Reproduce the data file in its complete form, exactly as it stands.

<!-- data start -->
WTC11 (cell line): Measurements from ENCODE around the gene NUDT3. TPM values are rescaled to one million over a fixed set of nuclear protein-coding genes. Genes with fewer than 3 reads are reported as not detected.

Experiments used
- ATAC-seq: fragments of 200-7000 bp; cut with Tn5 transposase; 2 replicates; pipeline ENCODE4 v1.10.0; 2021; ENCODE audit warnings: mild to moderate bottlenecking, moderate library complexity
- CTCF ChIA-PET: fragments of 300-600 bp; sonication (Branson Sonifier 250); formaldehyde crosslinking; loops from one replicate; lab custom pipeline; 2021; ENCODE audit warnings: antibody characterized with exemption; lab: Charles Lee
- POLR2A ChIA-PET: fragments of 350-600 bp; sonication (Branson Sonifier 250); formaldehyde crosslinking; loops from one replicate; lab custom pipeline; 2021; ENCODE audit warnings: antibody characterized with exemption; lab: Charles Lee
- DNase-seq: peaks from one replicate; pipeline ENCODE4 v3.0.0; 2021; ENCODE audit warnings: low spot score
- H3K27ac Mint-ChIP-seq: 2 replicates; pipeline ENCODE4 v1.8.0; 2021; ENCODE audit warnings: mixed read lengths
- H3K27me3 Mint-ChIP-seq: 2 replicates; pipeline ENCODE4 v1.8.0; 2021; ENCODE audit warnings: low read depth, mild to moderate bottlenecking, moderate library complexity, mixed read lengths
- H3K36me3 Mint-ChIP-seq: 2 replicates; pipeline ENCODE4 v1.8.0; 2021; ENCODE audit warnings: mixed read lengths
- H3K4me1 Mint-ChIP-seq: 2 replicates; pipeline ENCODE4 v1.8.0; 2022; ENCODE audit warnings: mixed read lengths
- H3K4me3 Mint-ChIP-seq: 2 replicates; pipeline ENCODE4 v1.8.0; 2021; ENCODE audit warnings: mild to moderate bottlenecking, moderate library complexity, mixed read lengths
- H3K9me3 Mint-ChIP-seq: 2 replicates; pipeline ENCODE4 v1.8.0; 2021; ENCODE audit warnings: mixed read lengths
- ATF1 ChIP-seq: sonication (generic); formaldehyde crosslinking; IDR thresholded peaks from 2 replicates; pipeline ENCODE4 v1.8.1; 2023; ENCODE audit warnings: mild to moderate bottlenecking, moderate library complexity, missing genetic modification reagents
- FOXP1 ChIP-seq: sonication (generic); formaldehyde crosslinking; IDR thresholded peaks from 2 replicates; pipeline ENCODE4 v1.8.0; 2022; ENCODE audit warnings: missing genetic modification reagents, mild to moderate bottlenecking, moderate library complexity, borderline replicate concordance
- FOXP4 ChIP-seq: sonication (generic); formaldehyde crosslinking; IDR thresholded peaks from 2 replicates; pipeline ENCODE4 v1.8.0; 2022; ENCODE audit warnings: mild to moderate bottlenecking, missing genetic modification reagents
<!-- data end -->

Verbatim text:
WTC11 (cell line): Measurements from ENCODE around the gene NUDT3. TPM values are rescaled to one million over a fixed set of nuclear protein-coding genes. Genes with fewer than 3 reads are reported as not detected.

Experiments used
- ATAC-seq: fragments of 200-7000 bp; cut with Tn5 transposase; 2 replicates; pipeline ENCODE4 v1.10.0; 2021; ENCODE audit warnings: mild to moderate bottlenecking, moderate library complexity
- CTCF ChIA-PET: fragments of 300-600 bp; sonication (Branson Sonifier 250); formaldehyde crosslinking; loops from one replicate; lab custom pipeline; 2021; ENCODE audit warnings: antibody characterized with exemption; lab: Charles Lee
- POLR2A ChIA-PET: fragments of 350-600 bp; sonication (Branson Sonifier 250); formaldehyde crosslinking; loops from one replicate; lab custom pipeline; 2021; ENCODE audit warnings: antibody characterized with exemption; lab: Charles Lee
- DNase-seq: peaks from one replicate; pipeline ENCODE4 v3.0.0; 2021; ENCODE audit warnings: low spot score
- H3K27ac Mint-ChIP-seq: 2 replicates; pipeline ENCODE4 v1.8.0; 2021; ENCODE audit warnings: mixed read lengths
- H3K27me3 Mint-ChIP-seq: 2 replicates; pipeline ENCODE4 v1.8.0; 2021; ENCODE audit warnings: low read depth, mild to moderate bottlenecking, moderate library complexity, mixed read lengths
- H3K36me3 Mint-ChIP-seq: 2 replicates; pipeline ENCODE4 v1.8.0; 2021; ENCODE audit warnings: mixed read lengths
- H3K4me1 Mint-ChIP-seq: 2 replicates; pipeline ENCODE4 v1.8.0; 2022; ENCODE audit warnings: mixed read lengths
- H3K4me3 Mint-ChIP-seq: 2 replicates; pipeline ENCODE4 v1.8.0; 2021; ENCODE audit warnings: mild to moderate bottlenecking, moderate library complexity, mixed read lengths
- H3K9me3 Mint-ChIP-seq: 2 replicates; pipeline ENCODE4 v1.8.0; 2021; ENCODE audit warnings: mixed read lengths
- ATF1 ChIP-seq: sonication (generic); formaldehyde crosslinking; IDR thresholded peaks from 2 replicates; pipeline ENCODE4 v1.8.1; 2023; ENCODE audit warnings: mild to moderate bottlenecking, moderate library complexity, missing genetic modification reagents
- FOXP1 ChIP-seq: sonication (generic); formaldehyde crosslinking; IDR thresholded peaks from 2 replicates; pipeline ENCODE4 v1.8.0; 2022; ENCODE audit warnings: missing genetic modification reagents, mild to moderate bottlenecking, moderate library complexity, borderline replicate concordance
- FOXP4 ChIP-seq: sonication (generic); formaldehyde crosslinking; IDR thresholded peaks from 2 replicates; pipeline ENCODE4 v1.8.0; 2022; ENCODE audit warnings: mild to moderate bottlenecking, missing genetic modification reagents